This website was founded by writer-director Ralph Lucas as an offshoot of an idea for a documentary series titled Northern Stars – The Canadian History of Hollywood. Launched before the .ca suffix was created, the research for the documentary series went online as Northernstars.net, a url which is still active. When it was launched it was just the latest in a long line of projects designed to document and celebrate “all things Canadian,” as Lucas likes to say. His first venture was the publication in the mid-1960s of a tabloid newspaper devoted to Canadian music. This was in the pre-CanCon years. In the first edition, Lucas wrote an editorial calling for more Canadian music on Canadian radio stations. CRTC regulations would come almost five years later.
During a broadcast career that lasted 22 years, every station Lucas would program or manage would always exceed the minimum quotas. Every station also enjoyed increased ratings, but that had more to do with the entire programming mix, not just the music. In 1977, ten years after the national celebration of Canada`s 100th birthday and Montreal`s magnificent Expo ’67, there was little of that “Expo feeling” left in Canada and even less in Montreal as the Province of Québec had elected its first separatist government just one year earlier.
Lucas, a fan of Canadian history since grade school, had been collecting odd bits and pieces of information for years and decided it was time that some of that history reached a much larger audience. By then, he had become an award-winning radio writer-producer, turning out commercials, satirical programs, and the occasional work of science fiction. And so he turned his talents to creating a series that would run on Canada’s first radio station, CFCF. The series had as its foundation in the fact that the country was about to celebrate its 110th birthday, but far more than mere numbers, there was So Much More to Celebrate. Fifty-two 90-second programs were written. They were produced by CFCF’s Keith Grigsby and narrated by a non-staff announcer, Earl Pennington. Two of the finished programs were submitted under the title Canada Week, and both received Honourable Mention Awards at that year’s annual radio commercial festival.
Ten years later, in 1987, Lucas had left radio to establish his own independent production company. Research began almost immediately on the earliest years of the movies and the role Canadians played in the birth of the industry. The result was a concept for a 13-part documentary series which, as mentioned above, ultimately led to this award-winning website. But Lucas didn’t stop there.
In 1992, as Canada prepared to celebrate its 125th birthday he made the decision to update and expand the historical vignettes produced 15 years earlier in Montreal. This new series would kickoff with a 30 minute Canada Day special and then continue with a new 90-second program every weekday for the next 13 weeks. To narrate the series he contacted the agent for one of Canada’s best storytellers and actors, Gordon Pinsent. While the first series in 1977 was heard on just one radio station in Montreal, this new series, Gordon Pinsent On Canada would be heard on a network of radio stations from coast-to-coast.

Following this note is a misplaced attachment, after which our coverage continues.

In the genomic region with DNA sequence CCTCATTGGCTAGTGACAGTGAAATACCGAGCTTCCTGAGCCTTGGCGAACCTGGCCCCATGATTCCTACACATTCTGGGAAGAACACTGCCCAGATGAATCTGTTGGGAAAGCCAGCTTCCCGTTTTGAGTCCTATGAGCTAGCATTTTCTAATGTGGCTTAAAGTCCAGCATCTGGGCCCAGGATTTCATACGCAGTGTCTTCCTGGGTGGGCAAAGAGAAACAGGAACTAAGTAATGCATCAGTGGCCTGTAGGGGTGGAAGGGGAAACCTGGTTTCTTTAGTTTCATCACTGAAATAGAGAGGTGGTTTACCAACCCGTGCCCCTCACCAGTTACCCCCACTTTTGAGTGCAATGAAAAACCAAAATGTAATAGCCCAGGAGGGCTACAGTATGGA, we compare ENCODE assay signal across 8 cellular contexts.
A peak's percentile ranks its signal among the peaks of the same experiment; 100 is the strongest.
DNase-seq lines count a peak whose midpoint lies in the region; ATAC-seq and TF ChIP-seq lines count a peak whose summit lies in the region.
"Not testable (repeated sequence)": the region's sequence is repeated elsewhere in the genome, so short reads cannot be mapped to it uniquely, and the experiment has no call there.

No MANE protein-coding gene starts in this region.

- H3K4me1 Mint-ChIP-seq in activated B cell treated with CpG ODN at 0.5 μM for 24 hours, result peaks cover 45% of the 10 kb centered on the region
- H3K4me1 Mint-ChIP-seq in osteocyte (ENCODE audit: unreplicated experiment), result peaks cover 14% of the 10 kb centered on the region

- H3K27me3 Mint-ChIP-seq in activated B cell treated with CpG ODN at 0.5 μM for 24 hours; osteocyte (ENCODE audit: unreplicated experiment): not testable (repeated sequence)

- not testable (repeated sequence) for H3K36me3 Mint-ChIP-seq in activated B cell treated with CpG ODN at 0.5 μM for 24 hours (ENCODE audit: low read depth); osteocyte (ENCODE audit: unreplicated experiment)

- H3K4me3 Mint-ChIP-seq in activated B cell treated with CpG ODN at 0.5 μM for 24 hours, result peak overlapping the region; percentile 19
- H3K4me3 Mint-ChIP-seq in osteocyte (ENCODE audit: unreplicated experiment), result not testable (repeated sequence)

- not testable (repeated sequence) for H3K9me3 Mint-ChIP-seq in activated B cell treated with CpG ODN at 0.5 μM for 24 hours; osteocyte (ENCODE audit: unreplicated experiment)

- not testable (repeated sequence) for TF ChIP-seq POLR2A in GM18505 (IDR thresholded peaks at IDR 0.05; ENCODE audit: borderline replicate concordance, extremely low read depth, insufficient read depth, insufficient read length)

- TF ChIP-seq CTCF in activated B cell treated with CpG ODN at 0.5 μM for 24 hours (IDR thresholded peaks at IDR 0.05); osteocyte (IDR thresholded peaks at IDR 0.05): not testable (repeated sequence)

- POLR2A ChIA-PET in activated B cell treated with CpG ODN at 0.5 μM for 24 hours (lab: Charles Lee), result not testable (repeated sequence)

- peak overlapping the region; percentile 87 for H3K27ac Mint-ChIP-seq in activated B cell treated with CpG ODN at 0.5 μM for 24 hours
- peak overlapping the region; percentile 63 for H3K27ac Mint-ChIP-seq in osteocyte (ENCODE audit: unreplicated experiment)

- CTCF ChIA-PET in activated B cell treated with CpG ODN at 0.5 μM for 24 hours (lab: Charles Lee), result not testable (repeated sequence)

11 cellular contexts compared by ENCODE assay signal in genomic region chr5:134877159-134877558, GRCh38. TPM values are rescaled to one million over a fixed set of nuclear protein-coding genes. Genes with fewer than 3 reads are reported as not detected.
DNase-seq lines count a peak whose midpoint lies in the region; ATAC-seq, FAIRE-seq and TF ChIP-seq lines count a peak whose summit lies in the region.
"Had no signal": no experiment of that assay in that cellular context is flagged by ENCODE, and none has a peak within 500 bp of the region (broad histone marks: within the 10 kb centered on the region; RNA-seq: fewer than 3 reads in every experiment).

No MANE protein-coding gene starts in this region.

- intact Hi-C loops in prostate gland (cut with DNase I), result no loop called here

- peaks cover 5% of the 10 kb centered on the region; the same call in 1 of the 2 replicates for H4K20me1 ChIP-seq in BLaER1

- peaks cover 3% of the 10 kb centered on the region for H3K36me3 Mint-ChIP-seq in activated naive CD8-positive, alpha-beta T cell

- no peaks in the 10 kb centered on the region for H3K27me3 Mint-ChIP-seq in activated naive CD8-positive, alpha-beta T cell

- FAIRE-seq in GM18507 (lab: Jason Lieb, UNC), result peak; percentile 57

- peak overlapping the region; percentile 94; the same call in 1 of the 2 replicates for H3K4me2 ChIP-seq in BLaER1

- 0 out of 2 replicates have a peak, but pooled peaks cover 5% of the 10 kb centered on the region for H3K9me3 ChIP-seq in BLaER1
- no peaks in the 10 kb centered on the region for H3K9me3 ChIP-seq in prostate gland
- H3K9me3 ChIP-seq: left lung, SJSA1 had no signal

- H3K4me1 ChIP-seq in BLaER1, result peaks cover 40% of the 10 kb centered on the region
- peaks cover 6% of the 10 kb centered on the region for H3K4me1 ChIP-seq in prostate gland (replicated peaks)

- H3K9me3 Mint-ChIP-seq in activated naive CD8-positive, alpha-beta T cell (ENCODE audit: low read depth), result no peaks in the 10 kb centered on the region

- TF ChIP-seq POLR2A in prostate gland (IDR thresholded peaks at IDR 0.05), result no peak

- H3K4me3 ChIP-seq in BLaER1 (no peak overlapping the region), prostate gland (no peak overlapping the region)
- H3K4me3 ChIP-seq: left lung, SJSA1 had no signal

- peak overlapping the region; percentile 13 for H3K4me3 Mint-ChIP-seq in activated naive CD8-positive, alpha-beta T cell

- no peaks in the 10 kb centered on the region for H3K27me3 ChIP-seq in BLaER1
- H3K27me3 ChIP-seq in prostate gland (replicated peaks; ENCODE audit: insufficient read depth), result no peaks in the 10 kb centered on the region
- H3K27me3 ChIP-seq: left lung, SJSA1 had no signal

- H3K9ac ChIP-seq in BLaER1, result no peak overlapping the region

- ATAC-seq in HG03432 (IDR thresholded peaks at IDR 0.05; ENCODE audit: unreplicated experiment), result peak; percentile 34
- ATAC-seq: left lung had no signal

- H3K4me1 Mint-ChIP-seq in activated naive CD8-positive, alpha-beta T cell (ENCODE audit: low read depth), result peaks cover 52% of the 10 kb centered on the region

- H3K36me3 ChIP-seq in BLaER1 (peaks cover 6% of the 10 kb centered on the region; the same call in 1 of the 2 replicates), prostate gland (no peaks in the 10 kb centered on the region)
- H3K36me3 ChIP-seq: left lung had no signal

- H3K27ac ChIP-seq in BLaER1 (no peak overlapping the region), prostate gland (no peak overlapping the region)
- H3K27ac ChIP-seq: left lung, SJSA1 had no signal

Co-written by Tony Reynolds, the series was produced and syndicated by Lucas’ production company. It featured original music composed by Leon Aronson, and technical production was by Ron Zakar. A few years later Lucas turned his attention to Canada’s sports heritage and working with archive material, researched, wrote and produced 130 90-second programs titled, Great Moments from Canada’s Sports Hall of Fame. Again featuring original music by Leon Aronson, the series was distributed by the radio division of TSN, and heard across Canada.
In 1997 when the Province of Ontario enacted legislation to amalgamate the City of Toronto with its neighbouring municipalities into a new “mega-city,” Lucas created, researched and co-wrote 65 1-minute programs titled Neighbourhoods of the GTA detailing the history of the many small communities that make up the Greater Toronto Area. The series was produced by and aired on Toronto’s NEWS680 radio station. Since the Northernstars website was launched, much of Lucas’ time has been given over to writing and researching the people who make up the ever-growing database. The vast majority of the long, detailed biographies on this website were written by him, and several have been picked up for republication. Lucas is particularly proud of his biography of Mack Sennett, which was used in A Short History of the Movies, published by Pearson-Longman in the United States in 2006.
The photo of Gordon Pinsent is Copyright © 2010 by Ralph Lucas – Used with permission.